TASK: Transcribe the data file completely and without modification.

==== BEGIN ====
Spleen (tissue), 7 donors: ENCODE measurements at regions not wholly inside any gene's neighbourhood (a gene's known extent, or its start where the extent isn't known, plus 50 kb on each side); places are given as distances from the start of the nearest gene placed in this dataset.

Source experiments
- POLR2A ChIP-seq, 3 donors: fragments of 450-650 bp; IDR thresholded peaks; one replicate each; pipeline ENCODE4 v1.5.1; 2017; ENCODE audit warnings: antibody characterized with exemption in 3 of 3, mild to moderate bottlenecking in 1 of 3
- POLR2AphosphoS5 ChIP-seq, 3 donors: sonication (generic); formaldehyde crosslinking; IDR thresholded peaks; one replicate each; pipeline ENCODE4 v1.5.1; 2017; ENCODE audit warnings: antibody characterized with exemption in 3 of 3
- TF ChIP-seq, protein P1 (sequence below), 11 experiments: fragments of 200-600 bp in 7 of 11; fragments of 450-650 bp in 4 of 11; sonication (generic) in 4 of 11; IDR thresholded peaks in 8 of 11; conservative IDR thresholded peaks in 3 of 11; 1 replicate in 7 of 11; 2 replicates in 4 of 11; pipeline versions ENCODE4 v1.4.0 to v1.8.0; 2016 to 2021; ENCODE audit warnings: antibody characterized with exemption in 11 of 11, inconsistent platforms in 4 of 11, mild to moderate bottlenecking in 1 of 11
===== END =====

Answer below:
Spleen (tissue), 7 donors: ENCODE measurements at regions not wholly inside any gene's neighbourhood (a gene's known extent, or its start where the extent isn't known, plus 50 kb on each side); places are given as distances from the start of the nearest gene placed in this dataset.

Source experiments
- POLR2A ChIP-seq, 3 donors: fragments of 450-650 bp; IDR thresholded peaks; one replicate each; pipeline ENCODE4 v1.5.1; 2017; ENCODE audit warnings: antibody characterized with exemption in 3 of 3, mild to moderate bottlenecking in 1 of 3
- POLR2AphosphoS5 ChIP-seq, 3 donors: sonication (generic); formaldehyde crosslinking; IDR thresholded peaks; one replicate each; pipeline ENCODE4 v1.5.1; 2017; ENCODE audit warnings: antibody characterized with exemption in 3 of 3
- TF ChIP-seq, protein P1 (sequence below), 11 experiments: fragments of 200-600 bp in 7 of 11; fragments of 450-650 bp in 4 of 11; sonication (generic) in 4 of 11; IDR thresholded peaks in 8 of 11; conservative IDR thresholded peaks in 3 of 11; 1 replicate in 7 of 11; 2 replicates in 4 of 11; pipeline versions ENCODE4 v1.4.0 to v1.8.0; 2016 to 2021; ENCODE audit warnings: antibody characterized with exemption in 11 of 11, inconsistent platforms in 4 of 11, mild to moderate bottlenecking in 1 of 11